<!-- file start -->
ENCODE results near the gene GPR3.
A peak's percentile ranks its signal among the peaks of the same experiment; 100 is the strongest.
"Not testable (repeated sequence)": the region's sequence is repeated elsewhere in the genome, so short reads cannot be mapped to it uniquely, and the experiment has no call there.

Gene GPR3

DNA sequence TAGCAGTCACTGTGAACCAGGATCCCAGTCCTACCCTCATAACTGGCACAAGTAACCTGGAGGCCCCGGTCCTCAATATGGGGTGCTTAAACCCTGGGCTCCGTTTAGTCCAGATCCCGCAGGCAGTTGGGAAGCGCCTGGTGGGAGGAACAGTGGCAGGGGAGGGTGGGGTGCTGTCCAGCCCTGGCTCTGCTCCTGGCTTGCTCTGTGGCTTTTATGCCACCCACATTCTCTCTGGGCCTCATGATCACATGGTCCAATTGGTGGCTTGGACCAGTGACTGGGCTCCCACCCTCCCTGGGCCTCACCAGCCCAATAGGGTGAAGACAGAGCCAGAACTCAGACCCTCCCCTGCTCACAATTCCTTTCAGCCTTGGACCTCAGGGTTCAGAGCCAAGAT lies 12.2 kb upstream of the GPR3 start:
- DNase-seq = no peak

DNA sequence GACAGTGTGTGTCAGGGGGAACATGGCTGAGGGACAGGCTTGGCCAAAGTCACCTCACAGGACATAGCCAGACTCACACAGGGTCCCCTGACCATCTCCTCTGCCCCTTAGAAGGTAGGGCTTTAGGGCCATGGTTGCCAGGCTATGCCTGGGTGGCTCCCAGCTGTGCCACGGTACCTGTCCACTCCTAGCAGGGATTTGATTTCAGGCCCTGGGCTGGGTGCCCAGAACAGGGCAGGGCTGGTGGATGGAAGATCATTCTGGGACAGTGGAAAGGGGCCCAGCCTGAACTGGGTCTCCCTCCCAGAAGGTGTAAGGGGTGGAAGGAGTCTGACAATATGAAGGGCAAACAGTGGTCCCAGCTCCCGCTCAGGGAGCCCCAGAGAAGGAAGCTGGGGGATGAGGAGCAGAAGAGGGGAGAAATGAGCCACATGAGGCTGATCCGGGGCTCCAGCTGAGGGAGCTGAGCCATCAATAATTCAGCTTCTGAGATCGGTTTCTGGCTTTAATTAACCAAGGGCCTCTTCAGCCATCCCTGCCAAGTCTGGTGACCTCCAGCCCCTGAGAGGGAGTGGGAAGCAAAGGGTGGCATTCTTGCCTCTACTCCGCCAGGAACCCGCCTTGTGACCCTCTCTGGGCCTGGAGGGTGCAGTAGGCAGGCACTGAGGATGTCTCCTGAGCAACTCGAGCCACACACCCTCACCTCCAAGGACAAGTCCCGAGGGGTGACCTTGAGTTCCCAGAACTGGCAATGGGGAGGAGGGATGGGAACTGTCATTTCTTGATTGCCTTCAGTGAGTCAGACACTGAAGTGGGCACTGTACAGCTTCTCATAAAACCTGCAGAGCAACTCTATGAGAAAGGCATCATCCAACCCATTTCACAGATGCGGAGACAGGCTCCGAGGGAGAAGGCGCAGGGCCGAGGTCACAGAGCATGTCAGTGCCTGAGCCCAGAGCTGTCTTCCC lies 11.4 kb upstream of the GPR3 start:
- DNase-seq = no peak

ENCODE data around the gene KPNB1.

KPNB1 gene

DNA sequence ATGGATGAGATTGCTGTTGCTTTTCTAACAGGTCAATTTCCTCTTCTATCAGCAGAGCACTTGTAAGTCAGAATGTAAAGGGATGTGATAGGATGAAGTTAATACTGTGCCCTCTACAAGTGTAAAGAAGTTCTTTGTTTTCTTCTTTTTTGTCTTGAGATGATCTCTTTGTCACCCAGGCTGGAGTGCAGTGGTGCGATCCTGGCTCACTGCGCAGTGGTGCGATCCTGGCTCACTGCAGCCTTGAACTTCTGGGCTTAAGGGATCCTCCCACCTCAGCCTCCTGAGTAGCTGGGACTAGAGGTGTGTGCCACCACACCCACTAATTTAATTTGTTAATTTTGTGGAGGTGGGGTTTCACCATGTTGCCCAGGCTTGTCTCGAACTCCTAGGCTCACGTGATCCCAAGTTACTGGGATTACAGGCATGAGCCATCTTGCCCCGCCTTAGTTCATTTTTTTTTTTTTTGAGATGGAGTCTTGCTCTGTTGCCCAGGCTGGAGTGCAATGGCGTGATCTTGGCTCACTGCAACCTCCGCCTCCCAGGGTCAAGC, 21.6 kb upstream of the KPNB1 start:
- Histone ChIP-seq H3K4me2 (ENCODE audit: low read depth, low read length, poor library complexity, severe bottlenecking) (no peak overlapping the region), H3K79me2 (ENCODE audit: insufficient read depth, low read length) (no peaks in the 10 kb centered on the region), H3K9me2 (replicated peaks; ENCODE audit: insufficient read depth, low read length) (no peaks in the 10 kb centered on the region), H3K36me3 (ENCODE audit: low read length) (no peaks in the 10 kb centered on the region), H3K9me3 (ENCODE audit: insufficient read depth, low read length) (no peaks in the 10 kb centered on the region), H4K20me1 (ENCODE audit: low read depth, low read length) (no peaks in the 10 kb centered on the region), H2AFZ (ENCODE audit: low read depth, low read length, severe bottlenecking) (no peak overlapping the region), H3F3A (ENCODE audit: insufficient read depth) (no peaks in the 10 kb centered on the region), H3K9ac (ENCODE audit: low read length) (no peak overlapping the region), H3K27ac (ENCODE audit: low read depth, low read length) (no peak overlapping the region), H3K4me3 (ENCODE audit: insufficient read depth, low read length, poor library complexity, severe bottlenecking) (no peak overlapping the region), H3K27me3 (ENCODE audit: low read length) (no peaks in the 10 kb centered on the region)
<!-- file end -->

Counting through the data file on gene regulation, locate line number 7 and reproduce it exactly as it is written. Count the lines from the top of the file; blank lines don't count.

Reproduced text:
DNA sequence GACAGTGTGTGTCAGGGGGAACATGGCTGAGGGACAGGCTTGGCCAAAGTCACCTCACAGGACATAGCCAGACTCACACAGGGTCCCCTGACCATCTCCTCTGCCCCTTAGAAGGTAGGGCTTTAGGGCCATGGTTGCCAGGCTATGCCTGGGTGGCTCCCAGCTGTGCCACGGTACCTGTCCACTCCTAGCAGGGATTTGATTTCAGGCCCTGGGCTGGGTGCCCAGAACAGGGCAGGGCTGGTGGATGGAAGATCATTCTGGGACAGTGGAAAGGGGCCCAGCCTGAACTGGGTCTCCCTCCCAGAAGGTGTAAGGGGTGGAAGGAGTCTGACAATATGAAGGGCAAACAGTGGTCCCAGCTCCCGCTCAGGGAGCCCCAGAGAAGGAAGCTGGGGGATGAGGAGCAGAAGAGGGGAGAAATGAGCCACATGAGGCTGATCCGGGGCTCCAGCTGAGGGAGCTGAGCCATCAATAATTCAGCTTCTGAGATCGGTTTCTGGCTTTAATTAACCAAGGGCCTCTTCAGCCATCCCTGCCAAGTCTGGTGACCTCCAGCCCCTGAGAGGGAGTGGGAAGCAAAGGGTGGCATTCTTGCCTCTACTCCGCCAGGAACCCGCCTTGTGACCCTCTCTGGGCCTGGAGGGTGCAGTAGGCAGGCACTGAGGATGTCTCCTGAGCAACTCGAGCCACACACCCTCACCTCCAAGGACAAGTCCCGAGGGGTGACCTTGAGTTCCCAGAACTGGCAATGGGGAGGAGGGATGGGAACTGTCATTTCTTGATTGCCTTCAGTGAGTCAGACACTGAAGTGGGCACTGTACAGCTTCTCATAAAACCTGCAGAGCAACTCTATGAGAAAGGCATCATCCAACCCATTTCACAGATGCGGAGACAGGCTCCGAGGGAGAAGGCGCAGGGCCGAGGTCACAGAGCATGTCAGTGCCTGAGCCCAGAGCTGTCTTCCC lies 11.4 kb upstream of the GPR3 start: